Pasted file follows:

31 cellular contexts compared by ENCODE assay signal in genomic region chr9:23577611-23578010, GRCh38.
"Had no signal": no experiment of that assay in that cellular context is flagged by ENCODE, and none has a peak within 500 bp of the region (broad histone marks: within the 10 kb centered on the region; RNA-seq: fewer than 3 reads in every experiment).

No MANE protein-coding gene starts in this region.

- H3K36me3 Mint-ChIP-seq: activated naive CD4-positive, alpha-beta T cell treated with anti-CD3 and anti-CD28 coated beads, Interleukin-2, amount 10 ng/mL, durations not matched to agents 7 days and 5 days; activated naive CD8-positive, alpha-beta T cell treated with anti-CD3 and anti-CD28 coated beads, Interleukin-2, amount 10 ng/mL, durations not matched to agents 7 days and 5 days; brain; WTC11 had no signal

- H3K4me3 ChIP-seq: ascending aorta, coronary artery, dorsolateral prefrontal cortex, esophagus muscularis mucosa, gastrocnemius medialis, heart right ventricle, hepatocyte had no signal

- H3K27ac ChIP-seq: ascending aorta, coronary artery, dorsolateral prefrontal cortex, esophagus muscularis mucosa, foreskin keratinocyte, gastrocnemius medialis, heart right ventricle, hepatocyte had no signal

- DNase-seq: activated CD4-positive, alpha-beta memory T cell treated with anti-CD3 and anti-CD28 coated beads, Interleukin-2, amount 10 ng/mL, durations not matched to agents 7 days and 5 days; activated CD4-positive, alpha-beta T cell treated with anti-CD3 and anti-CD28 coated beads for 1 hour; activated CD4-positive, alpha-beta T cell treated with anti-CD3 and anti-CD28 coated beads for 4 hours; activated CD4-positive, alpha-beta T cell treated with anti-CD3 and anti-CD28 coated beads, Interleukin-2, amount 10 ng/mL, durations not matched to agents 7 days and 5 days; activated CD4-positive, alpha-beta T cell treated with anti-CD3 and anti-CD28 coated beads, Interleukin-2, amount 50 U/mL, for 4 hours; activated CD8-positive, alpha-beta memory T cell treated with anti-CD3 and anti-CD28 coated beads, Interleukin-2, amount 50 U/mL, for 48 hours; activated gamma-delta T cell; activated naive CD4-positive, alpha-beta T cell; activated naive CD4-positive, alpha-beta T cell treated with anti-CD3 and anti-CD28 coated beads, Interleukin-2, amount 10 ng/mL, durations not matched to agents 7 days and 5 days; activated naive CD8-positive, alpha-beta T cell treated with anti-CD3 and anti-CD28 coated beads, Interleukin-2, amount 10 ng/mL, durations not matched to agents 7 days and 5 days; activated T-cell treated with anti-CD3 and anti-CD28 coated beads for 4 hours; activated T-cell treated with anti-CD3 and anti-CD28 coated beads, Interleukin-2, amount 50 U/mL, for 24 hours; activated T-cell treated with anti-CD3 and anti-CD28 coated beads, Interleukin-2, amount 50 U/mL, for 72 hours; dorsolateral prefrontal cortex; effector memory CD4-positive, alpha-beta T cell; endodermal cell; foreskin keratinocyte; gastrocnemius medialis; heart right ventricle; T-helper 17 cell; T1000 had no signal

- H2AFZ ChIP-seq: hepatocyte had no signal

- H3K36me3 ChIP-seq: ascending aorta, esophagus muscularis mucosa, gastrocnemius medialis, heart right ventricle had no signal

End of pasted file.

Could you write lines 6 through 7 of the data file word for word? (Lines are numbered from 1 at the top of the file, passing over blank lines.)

- H3K27ac ChIP-seq: ascending aorta, coronary artery, dorsolateral prefrontal cortex, esophagus muscularis mucosa, foreskin keratinocyte, gastrocnemius medialis, heart right ventricle, hepatocyte had no signal

- DNase-seq: activated CD4-positive, alpha-beta memory T cell treated with anti-CD3 and anti-CD28 coated beads, Interleukin-2, amount 10 ng/mL, durations not matched to agents 7 days and 5 days; activated CD4-positive, alpha-beta T cell treated with anti-CD3 and anti-CD28 coated beads for 1 hour; activated CD4-positive, alpha-beta T cell treated with anti-CD3 and anti-CD28 coated beads for 4 hours; activated CD4-positive, alpha-beta T cell treated with anti-CD3 and anti-CD28 coated beads, Interleukin-2, amount 10 ng/mL, durations not matched to agents 7 days and 5 days; activated CD4-positive, alpha-beta T cell treated with anti-CD3 and anti-CD28 coated beads, Interleukin-2, amount 50 U/mL, for 4 hours; activated CD8-positive, alpha-beta memory T cell treated with anti-CD3 and anti-CD28 coated beads, Interleukin-2, amount 50 U/mL, for 48 hours; activated gamma-delta T cell; activated naive CD4-positive, alpha-beta T cell; activated naive CD4-positive, alpha-beta T cell treated with anti-CD3 and anti-CD28 coated beads, Interleukin-2, amount 10 ng/mL, durations not matched to agents 7 days and 5 days; activated naive CD8-positive, alpha-beta T cell treated with anti-CD3 and anti-CD28 coated beads, Interleukin-2, amount 10 ng/mL, durations not matched to agents 7 days and 5 days; activated T-cell treated with anti-CD3 and anti-CD28 coated beads for 4 hours; activated T-cell treated with anti-CD3 and anti-CD28 coated beads, Interleukin-2, amount 50 U/mL, for 24 hours; activated T-cell treated with anti-CD3 and anti-CD28 coated beads, Interleukin-2, amount 50 U/mL, for 72 hours; dorsolateral prefrontal cortex; effector memory CD4-positive, alpha-beta T cell; endodermal cell; foreskin keratinocyte; gastrocnemius medialis; heart right ventricle; T-helper 17 cell; T1000 had no signal